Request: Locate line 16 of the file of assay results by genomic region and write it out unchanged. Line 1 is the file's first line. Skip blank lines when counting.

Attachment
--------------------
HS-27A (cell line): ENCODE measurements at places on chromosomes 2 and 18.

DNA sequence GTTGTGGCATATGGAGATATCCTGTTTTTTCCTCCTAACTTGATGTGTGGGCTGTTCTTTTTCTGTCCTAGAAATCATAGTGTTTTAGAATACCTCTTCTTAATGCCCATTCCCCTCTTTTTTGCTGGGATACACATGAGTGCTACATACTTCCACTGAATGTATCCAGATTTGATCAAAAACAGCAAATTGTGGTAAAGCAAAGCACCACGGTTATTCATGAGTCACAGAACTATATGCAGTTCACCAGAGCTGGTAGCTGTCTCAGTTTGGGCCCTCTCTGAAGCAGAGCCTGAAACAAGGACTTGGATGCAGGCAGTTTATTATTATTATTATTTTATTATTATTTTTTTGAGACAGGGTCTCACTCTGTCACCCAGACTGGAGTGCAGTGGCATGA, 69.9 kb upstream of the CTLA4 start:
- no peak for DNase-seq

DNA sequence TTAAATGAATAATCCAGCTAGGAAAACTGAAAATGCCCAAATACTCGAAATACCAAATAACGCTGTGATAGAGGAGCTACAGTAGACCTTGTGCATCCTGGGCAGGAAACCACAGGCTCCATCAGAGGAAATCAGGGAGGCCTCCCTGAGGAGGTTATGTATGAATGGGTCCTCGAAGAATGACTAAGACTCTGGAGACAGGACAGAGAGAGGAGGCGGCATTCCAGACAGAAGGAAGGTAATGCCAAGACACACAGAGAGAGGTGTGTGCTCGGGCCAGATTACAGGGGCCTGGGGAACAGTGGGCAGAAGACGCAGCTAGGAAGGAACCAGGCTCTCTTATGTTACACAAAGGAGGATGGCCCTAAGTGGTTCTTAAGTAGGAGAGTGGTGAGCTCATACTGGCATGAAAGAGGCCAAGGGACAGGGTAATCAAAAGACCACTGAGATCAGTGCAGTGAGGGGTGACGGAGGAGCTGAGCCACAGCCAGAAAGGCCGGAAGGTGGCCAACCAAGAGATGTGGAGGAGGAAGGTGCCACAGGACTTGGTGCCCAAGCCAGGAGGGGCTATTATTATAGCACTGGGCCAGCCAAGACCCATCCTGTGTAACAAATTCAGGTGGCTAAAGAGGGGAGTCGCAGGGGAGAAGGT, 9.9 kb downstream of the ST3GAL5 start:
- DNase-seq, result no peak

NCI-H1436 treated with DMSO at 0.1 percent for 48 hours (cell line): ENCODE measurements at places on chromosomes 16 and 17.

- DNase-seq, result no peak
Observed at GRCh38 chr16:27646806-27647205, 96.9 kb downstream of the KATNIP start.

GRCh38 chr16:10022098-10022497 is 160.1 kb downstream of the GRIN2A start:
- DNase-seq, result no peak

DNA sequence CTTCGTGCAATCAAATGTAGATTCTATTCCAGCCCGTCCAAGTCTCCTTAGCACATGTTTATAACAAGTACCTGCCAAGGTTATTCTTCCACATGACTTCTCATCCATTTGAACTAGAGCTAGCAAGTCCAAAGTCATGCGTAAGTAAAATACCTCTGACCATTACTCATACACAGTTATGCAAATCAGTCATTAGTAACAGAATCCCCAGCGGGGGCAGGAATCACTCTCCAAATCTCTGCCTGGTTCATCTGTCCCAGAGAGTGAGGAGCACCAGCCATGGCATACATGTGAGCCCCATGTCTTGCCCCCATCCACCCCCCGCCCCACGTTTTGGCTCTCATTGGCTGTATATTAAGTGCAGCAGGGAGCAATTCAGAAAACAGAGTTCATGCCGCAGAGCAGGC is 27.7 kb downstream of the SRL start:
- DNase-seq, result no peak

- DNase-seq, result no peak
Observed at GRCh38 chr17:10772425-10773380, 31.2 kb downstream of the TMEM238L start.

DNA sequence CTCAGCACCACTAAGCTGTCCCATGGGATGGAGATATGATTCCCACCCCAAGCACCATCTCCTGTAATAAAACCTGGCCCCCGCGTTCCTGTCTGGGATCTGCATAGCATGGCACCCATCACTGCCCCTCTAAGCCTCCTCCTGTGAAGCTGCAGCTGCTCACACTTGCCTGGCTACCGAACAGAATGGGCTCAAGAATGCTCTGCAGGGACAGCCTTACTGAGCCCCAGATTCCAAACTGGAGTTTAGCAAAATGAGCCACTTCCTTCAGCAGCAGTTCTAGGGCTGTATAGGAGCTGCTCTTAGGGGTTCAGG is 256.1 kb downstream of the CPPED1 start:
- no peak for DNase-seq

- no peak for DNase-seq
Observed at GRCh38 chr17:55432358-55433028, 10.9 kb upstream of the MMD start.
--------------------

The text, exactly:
- no peak for DNase-seq